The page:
each party facing the charge must commit resources to making an adjustment to the charge (as by reducing priced waste discharges to the level at which the price equals the marginal cost of further reductions) and must pay the charge on each remaining unit of discharges. By assuming that revenue is recycled through a subsidy or public works scheme with roughly the same environmental goal, the sources will be paying only the resource costs of achieving the goal plus a sort of markup reflecting the administrative costs of the agency through which the revenue flows. ?? There is, however, a broader implication for society at large, of emphasizing revenue collection and redistribution (or, for that matter, the charge-equivalent-to-a-fine approach). These choices take away some part of the incentive to innovate that is present in incentive charge schemes. Not all the incentive is lost, for the presence of a standard to be met or even a modest charge to be paid implies that there will be some reward to lowering the costs of responding through innovation. But that incentive will be lower than the one produced by pricing every unit of discharge. ?? In the long run, economic instruments aimed at revenue generation may create other problems. A closed system of charges, the revenue from which supports an agency and its planning, construction, operation and subsidization activities, creates an incentive to perpetuate all those activities even if the need for them declines over time (indeed, even if they become socially damaging rather than beneficial). 1 Table 2 presents a summary of the advantages and disadvantages of the several actual choices of economic instruments relative to each other and to the alternative most often presented in the economic literature. Seven dimensions, found in the literature as bases on which to judge instruments are applied, and brief characterizations of the 5 instruments identified in the dialog studies are provided for each dimension. For contrast, a charge system seeking least-cost attainment of an ambient target is similarly characterized. A reasonably close look at the table helps one see why generalized incentive and revenue-raising charging schemes are popular with policy designers. They tend to have modest information requirements, and the sacrifice of static efficiency in the pursuit of ambient targets is an ephemeral loss in the ever-changing real world. Otherwise they have somewhat weaker versions of all the virtues ascribed to such a charge system. 2 It is important for real-world decision makers that economists and other policy analysts give proper attention to instrument characteristics that are important in situations where major changes are occurring in the types and quantities of pollution sources, information is scarce, technical progress matters, and compliance with whatever instrument is put in place is hardly something that can be assumed.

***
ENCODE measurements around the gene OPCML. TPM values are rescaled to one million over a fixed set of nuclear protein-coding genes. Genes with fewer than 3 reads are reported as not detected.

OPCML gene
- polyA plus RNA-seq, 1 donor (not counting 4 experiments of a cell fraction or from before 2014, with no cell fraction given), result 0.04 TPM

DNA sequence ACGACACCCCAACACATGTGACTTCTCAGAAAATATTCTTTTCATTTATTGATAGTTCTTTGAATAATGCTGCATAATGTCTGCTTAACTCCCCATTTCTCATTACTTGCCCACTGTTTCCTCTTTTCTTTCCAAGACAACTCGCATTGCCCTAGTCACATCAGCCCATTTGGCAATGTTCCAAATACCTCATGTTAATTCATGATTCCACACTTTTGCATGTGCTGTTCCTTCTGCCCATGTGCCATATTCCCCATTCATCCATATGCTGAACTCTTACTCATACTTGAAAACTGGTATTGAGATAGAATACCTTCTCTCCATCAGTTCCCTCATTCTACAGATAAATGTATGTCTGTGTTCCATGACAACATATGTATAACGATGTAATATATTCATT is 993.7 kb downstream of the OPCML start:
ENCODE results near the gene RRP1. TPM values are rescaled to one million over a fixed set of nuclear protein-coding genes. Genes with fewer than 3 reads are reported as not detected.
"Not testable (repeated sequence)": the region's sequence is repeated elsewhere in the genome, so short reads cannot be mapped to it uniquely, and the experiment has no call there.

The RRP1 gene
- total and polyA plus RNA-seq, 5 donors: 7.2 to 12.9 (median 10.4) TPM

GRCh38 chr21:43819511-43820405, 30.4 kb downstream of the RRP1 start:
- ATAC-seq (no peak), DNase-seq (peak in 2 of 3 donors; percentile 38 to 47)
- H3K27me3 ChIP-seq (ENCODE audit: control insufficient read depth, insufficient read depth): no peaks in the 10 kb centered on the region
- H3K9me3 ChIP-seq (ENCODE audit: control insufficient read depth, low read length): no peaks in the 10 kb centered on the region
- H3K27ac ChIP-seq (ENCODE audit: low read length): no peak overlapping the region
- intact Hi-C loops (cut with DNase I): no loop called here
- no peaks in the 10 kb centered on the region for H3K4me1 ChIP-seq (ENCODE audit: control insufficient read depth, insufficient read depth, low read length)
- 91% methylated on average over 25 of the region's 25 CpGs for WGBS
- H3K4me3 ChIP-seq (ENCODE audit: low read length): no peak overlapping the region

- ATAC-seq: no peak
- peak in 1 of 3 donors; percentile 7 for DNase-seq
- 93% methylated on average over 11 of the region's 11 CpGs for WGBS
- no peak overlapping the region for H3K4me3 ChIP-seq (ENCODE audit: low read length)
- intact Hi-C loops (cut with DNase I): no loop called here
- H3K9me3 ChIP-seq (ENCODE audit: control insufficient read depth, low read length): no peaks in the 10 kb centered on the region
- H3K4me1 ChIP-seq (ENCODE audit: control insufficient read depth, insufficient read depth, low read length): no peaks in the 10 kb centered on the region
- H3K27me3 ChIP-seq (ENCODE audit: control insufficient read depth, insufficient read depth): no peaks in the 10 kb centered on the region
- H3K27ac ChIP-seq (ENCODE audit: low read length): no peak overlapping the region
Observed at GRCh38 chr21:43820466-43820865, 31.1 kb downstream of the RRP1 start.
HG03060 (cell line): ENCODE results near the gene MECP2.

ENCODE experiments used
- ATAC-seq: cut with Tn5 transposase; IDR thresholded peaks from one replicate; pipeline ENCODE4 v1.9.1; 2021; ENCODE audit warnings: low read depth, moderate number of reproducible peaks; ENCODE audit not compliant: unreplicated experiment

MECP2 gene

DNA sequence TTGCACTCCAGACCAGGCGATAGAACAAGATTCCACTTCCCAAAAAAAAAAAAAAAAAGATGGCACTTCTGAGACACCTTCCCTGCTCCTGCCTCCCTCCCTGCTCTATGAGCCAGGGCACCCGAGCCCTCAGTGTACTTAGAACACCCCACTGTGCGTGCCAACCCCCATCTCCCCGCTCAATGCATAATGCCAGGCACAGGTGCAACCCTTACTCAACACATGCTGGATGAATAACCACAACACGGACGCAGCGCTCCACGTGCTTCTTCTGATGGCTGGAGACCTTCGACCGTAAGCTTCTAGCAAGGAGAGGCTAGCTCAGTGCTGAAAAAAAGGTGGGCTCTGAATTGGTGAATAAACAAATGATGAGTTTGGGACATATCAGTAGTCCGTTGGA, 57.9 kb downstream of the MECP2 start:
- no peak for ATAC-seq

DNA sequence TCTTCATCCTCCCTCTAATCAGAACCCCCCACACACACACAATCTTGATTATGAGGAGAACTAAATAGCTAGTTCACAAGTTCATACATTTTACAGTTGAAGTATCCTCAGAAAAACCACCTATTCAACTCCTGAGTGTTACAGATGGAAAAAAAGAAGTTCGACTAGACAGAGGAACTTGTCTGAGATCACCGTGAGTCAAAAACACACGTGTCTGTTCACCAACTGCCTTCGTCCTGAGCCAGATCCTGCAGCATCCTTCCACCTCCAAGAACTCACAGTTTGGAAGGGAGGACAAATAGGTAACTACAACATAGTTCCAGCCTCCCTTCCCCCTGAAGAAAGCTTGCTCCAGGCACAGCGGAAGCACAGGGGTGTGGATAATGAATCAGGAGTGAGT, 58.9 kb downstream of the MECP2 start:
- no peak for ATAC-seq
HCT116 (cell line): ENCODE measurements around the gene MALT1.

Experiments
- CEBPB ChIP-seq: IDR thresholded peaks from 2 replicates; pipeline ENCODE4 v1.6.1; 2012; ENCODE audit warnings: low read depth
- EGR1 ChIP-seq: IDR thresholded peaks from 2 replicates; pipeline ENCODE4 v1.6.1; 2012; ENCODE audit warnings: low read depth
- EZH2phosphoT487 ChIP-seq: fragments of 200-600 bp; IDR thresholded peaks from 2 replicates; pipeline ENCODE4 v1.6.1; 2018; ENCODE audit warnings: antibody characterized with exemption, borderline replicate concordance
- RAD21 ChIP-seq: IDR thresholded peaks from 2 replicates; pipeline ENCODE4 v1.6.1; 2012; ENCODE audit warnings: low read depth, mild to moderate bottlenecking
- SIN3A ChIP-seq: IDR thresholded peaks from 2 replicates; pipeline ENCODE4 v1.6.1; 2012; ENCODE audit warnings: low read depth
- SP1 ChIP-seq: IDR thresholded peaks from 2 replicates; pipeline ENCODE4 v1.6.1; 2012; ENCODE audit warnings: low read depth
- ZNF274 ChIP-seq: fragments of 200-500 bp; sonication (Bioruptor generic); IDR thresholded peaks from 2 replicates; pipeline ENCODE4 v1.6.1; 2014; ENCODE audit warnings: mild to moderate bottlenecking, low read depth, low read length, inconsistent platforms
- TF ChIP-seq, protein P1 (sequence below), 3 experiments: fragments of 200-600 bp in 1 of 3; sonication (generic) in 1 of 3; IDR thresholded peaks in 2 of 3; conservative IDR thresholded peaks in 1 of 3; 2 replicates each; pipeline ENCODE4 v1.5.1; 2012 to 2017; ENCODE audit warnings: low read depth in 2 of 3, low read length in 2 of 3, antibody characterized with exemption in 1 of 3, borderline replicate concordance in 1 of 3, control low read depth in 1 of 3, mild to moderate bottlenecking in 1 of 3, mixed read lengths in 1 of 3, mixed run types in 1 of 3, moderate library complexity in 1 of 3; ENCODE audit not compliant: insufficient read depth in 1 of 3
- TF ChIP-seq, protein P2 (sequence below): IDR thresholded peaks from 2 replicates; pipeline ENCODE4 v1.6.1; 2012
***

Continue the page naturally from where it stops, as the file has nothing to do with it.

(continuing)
Something very like this has arguably happened to highway construction in the U.S. because of the earmarking of gasoline tax revenues for this purpose. 2 Note that there is no actual efficiency-seeking charging scheme in existence so far as I know. Several regions have been modeled and charges necessary to attain static efficiency derived from the optimization process, so we know it can be done, but it is a daunting task even for highly developed agencies.